Sara Groves’ tenth album, Fireflies and Songs, finds her reteamed with noted producer Charlie Peacock to explore the universal issues of marriage, family, friendship and following Jesus in the midst of it all. In May 2009 they retreated to his Art House recording studio in Nashville to create the follow up to 2007’s Tell Me What You Know. The recording sessions took place just a month after Groves journeyed to Rwanda with the aid organization Food for the Hungry, and seeds of inspiration planted during that trip seeped into the new songs.
Her growing catalog of discs, which includes a Christmas album and a collection of kids’ tunes, showcases the insightful, introspective songwriting this musician, wife and mother of three has become known for. Her depth and wisdom seems to grow with each release, whether she’s singing about the joys of a lasting marriage or paying tribute to her grandmother with a new take on a traditional “working” song, Groves has a knack for celebrating the simple, everyday treasures found along life’s journey that most of us simply miss.
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Sara Groves [Fireflies and Songs]| Posted November 10, 2009 [MAIN REVIEW]
"This one is the songwriter's album for sure." Almost as an afterthought, Sara Groves concludes an in-depth conversation about her new recording, Fireflies & Songs. Well put. At the same time, it should be pointed out that Sara's parting descriptor is a testament to how the album was approached and recorded rather than a proclamation of Fireflies' superiority over her other widely-esteemed work. With her two previous INO recordings, 2005’s Add to the Beauty, which includes “You Are The Sun”, and 2007’s Tell Me What You Know, which includes “I Saw What I Saw”, Groves focused on a theme and wrote poetic commentary with songs about social justice and the impoverished.
However, early in the pre-production process of Fireflies & Songs INO Record’s president Jeff Moseley suggested that "It's been a long time since we've heard from you," saying, "I want to check in with you. What's happening now in your life? What is life like for you as a wife, mother, daughter and friend?" Sara's songwriting has long been ubiquitously described as extremely "vulnerable", "honest", "transparent", "intimate" and "real."
Each of Sara’s albums have received well-deserved acclaim for her premier songwriting ability. Sara’s major label debut album Conversations includes “The Word” and she was nominated for best new artist. She has followed up each album with her next “best” album with 2002’s All Right Here which includes “Less Like Scars”, and 2004’s The Other Side of Something which includes “The One Thing I Know”.
“Fireflies And Songs” begins with Sara musing about “30 years ago I was a little girl “ hearing a woman singing “you don’t bring me flowers anymore”. As a late 30’s male who grew up listening to that same song when I was a little boy, I immediately identified with Sara’s reference and also having 3 young children, I found every reference amazingly relevant as I’ve also been married for 15 years, same as Sara. She continues with “From This One Place”, which had me praying along with Sara in response to bouts of anxiety. “Different Kinds of Happy” is another one of Sara’s classic songs of vulnerability with these lyrics “I’ve got to ask you something, but please don’t be afraid, there’s a promise here that’s heavier, than your answer might weigh”. “Twice As Good” is a relational song to one of Sara’s friends.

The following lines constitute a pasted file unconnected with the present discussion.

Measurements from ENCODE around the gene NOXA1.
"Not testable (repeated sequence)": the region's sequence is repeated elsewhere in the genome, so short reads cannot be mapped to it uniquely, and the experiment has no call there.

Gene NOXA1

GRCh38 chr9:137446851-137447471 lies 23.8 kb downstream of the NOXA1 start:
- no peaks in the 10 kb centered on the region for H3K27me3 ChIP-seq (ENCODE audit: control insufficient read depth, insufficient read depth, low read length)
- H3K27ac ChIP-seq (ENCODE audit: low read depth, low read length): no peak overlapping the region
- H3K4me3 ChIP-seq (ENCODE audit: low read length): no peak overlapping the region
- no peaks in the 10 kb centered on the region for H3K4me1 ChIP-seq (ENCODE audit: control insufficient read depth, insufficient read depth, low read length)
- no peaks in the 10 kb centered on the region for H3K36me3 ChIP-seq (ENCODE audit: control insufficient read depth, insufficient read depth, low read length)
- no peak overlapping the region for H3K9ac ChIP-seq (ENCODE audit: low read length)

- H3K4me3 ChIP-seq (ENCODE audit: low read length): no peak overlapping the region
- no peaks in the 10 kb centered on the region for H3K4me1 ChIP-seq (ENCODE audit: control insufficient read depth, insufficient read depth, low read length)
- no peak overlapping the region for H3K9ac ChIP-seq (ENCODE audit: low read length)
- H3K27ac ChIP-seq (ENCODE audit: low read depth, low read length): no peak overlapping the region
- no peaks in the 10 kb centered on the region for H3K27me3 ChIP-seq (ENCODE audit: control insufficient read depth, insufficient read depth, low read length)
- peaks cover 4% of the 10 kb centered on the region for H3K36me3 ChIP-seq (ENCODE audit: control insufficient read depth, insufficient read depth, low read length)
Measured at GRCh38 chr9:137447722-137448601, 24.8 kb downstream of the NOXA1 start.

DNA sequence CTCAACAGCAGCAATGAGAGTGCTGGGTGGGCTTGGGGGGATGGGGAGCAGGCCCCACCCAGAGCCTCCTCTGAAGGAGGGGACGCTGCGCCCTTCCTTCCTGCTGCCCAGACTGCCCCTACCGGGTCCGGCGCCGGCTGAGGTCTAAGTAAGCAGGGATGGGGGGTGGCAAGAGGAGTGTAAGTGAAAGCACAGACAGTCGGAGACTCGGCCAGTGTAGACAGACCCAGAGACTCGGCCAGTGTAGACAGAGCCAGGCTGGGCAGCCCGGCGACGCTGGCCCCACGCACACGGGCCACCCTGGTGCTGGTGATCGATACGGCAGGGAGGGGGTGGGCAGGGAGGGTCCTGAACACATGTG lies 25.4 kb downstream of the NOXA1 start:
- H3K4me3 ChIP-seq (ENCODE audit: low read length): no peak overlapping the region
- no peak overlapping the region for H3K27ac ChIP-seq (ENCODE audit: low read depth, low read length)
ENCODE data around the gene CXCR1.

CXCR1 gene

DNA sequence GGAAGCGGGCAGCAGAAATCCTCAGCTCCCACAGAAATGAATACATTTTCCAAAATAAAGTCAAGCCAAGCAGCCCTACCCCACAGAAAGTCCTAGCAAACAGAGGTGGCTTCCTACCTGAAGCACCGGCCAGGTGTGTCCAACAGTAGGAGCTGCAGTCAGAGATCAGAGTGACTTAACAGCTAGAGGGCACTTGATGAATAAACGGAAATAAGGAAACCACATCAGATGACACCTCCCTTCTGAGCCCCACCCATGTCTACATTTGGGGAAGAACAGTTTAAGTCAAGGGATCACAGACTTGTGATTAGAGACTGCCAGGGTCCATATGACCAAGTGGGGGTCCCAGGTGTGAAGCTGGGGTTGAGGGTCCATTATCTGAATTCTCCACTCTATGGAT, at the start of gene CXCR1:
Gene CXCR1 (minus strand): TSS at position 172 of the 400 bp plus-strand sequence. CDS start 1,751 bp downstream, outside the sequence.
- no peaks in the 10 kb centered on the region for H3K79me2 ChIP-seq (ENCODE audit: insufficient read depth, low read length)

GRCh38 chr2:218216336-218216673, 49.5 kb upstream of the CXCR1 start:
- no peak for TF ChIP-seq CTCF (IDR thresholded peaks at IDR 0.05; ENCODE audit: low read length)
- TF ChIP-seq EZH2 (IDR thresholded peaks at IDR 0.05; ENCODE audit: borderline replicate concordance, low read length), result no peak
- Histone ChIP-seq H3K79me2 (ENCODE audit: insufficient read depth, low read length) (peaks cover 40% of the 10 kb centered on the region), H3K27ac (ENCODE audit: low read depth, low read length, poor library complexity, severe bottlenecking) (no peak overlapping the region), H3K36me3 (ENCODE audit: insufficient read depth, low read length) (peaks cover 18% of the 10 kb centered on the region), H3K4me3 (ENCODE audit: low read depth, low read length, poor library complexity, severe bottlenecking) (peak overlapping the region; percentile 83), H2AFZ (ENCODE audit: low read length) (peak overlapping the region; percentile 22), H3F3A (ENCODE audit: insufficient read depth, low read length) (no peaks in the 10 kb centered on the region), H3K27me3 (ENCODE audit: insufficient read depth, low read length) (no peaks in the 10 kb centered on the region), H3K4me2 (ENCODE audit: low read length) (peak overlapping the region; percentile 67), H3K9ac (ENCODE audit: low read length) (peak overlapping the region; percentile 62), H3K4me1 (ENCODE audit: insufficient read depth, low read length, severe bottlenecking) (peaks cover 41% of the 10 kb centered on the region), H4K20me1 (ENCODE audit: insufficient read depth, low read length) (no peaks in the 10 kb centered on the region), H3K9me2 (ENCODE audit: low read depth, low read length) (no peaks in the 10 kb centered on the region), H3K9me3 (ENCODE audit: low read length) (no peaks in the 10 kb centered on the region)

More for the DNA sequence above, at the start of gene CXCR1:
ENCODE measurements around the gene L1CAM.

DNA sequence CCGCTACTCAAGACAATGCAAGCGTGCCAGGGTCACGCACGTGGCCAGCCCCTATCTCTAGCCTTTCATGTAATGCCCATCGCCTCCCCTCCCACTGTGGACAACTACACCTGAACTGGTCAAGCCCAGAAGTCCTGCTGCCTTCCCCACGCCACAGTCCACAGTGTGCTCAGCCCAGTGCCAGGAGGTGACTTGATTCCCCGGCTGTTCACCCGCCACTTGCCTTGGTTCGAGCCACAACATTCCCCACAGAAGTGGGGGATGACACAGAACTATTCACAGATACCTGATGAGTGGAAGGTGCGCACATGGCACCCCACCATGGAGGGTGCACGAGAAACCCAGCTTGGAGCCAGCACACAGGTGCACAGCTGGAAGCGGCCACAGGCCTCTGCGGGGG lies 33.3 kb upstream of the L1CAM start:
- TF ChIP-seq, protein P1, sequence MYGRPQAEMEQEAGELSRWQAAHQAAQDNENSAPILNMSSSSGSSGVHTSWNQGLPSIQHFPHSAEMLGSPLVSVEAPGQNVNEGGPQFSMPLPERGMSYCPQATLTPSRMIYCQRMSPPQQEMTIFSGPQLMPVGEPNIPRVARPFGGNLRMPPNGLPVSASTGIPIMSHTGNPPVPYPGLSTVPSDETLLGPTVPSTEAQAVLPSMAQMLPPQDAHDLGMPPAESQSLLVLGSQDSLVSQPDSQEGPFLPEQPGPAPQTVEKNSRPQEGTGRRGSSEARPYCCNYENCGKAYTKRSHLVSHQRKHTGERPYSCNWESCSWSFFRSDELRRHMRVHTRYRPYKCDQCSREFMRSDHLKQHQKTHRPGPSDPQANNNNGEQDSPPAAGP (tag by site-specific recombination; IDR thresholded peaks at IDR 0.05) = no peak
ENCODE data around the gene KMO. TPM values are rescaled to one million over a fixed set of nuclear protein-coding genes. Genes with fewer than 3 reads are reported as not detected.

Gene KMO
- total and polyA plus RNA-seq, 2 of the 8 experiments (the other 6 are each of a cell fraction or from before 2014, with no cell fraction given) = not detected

Each of her albums has always had at least one song that pulls my heart strings and brings out an emotional response. From “Maybe There’s A Loving God” to “I Saw What I Saw”, I always expect at least one of Sara’s songs to make me cry. On Fireflies & Songs that song is “It’s Me”. The picture of how a husband and wife hurt each other with emotional wounding words is capped off by Sara’s crying out to the boy she loves “it’s me, baby it’s me, how in the world can tenderness be gone, in the blink of an eye”. The song makes me cry just writing about it. “This House” is written to Sara’s daughter Ruby and is based on Psalm 84:11. The album ends with two of my all-time favorite songs by Sara, “Eyes Wide Open” and “Joy Is In Our Hearts”. “Eyes Wide Open” is confessional with the lyrics “I’ve got layers of lies that I don’t even know about yet” and concludes with “when the lights come up on this town, when the thing goes down, I wanna be telling the truth”. “Joy Is In Our Hearts” is worshipful and was written to encourage believers serving on the front lines of social justice. Sara is an avid supporter of International Justice Mission and Food For The Hungry.
Sara’s excellent songwriting and captivating piano-based singer-songwriter style have made her my favorite female artist in all of Christian music. If you like Nichole Nordeman, Ginny Owens and Bethany Dillon, you must get Fireflies & Songs. For me, the standout songs are “Fireflies & Songs”, “Different Kinds of Happy”, “Eyes Wide Open”, “Joy Is In Our Hearts” and the gut-wrenching “It’s Me”. It’s hard to imagine, but Sara has now once again released her “best” album topping all of her previous excellent work. This is one of my top 10 albums of 2009.
I have enjoyed listening to this release over the years and have found it to be thought provoking, worshipful and enjoyable throughout. I think my favorite song from this release is "Fireflies and Songs", although they are all good.
Pleasant surprise| Posted December 28, 2009
For some reason, I'd always shied away from Sara Groves' music. I heard a song once of hers that I didn't like (can't even remember what it was) and since then I wasn't really enthusiastic about her music. But I have to say, this album changed my mind. Perhaps I've grown to love acoustic musing woman music since Lara Landon's debut this year. All I can say is, don't miss this album. Well done Sara.